Monday, October 19, 2015

NOPD Mythbusting

This "explainer" article about crime in New Orleans by Robert Morris at Uptown Messenger is a must-read.  It also ran in the print edition of Gambit this week in case you happen to pick one of those up.

Of particular note, the article traces the supposed NOPD "manpower crisis" (debatable)  to a slowdown in hiring rather than anything Mitch Landrieu might have done to "run police off of the force," as many many reactionaries shout in to talk radio. Attrition and retirements have remained relatively stable throughout Mitch's term.

Also, of course the Confederate monuments issue has fuckall to do with crime in New Orleans. But, thanks to David Vitter's advertising, everyone is compelled to at least say that.

There's more but I think this is the bit that is getting... or should get.. the most attention.
And that, perhaps, illustrates the most pervasive myth about crime in New Orleans, that it is one neighborhood’s problem but not another’s, that it’s right to think in terms of “safe” or “unsafe” neighborhoods. District commanders frequently suggest that creating taxes for private security on upscale streets is likely less effective than improving policing in neighborhoods where shootings are more frequent. U.S. Attorney Kenneth Polite made this exact same point on Martin Luther King Jr. Day.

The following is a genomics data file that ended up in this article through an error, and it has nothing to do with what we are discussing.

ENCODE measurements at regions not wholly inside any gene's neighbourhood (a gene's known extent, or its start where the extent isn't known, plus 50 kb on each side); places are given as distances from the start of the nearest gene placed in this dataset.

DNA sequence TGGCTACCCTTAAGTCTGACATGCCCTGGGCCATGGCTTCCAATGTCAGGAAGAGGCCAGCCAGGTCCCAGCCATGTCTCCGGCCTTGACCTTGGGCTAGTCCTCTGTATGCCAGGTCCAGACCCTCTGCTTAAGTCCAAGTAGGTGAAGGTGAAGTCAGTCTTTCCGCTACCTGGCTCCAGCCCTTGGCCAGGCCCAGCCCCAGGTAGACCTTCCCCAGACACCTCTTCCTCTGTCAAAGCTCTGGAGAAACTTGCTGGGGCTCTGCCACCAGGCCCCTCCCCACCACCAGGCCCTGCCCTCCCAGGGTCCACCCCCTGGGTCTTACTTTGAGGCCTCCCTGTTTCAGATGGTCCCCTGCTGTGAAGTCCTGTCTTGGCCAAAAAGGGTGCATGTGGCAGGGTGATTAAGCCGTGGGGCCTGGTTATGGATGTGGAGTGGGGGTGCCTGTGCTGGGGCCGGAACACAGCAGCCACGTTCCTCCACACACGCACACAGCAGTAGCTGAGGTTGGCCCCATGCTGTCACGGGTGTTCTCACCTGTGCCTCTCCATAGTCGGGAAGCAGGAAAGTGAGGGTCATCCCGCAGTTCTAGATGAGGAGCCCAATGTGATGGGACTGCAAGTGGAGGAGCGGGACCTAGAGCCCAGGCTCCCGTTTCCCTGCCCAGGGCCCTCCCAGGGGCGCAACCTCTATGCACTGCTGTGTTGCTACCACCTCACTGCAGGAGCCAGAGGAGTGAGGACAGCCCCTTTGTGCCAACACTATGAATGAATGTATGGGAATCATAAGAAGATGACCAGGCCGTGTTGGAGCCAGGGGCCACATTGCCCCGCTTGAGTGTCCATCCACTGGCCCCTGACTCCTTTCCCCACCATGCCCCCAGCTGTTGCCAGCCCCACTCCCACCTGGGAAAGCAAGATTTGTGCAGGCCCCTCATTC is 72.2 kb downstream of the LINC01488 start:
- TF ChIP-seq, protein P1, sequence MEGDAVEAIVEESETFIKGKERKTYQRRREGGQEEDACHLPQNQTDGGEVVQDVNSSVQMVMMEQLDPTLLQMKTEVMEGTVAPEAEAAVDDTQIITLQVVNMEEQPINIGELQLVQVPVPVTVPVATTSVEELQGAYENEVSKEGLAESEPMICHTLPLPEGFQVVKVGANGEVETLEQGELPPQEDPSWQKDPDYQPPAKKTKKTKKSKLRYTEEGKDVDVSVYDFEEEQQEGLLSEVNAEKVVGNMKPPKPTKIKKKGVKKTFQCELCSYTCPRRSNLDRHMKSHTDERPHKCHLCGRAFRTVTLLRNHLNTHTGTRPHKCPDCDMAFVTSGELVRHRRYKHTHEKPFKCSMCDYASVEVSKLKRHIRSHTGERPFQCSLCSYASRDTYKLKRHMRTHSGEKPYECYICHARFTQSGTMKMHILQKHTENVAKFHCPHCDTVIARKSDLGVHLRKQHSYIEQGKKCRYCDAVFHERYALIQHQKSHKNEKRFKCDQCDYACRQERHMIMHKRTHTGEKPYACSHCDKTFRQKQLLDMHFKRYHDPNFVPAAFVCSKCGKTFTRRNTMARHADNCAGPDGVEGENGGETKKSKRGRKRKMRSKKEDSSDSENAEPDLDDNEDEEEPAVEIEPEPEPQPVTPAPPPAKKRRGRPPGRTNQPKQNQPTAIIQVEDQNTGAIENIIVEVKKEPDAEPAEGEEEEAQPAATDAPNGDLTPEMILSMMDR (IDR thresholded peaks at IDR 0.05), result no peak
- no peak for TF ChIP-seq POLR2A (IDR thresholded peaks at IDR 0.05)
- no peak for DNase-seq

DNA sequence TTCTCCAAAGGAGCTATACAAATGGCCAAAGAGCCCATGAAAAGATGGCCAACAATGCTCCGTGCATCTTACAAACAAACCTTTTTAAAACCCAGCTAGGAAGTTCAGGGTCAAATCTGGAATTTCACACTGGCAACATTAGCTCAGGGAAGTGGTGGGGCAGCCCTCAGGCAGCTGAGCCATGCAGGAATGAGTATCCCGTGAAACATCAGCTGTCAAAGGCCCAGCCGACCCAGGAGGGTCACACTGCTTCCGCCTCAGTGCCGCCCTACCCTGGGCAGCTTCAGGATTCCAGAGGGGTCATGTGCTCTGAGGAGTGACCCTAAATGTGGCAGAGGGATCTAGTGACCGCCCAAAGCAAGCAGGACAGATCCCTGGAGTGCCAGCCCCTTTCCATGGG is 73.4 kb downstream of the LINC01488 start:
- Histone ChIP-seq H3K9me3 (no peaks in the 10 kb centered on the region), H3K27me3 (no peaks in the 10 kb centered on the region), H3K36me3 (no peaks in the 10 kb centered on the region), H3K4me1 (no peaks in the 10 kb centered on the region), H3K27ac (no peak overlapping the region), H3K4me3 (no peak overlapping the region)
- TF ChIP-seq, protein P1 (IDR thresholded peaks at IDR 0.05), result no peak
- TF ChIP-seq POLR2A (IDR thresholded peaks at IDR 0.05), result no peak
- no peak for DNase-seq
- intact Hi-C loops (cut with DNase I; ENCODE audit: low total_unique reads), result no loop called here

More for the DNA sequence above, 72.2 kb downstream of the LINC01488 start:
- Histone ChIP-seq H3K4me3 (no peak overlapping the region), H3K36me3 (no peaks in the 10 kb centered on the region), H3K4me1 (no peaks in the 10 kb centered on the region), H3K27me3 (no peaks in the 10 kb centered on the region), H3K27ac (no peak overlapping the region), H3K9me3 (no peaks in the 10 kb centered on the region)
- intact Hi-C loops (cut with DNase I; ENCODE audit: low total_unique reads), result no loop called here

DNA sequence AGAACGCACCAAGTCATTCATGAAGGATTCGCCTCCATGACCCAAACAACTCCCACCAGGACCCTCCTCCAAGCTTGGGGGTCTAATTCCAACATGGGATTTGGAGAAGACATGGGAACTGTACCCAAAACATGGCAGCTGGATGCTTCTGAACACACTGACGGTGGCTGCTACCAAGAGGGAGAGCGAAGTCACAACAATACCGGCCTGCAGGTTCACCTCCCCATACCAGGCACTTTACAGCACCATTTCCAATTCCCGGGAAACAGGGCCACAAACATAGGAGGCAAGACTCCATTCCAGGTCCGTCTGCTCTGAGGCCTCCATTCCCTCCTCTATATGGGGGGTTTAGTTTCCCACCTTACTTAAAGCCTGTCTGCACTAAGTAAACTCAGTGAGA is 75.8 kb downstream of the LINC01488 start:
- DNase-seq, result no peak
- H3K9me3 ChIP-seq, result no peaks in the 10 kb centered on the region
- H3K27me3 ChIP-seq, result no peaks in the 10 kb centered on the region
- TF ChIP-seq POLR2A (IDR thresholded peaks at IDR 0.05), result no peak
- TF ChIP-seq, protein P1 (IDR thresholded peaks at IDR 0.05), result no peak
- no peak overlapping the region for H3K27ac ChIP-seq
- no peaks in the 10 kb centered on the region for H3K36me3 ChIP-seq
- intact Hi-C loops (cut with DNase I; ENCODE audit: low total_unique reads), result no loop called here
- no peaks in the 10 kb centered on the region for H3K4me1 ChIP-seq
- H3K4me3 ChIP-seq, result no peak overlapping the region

“The safety of the Garden District requires safety in Central City,” Polite said. “This is not an abstraction. It can be achieved, in our community, in our lifetime. So I implore you to move beyond passivity, into a love in action for our city. Get from behind your safe homes, get from behind your safe office buildings, and get out into our neighborhoods and continue to effect change in our world.”
Due to this fundamental misunderstanding, New Orleans has been carving itself up into Balkanized private security districts for decades now.  This is a problem that stands to be further compounded next week if French Quarter residents vote to approve yet another special tax for yet another partially privatized, neighborhood-specific police force. 

The reactionaries in the Quarter are all in favor. I'd suggest that they read Morris's article and reconsider, but I know better than to expect them to care about anything that happens in the city much beyond their own doorsteps.

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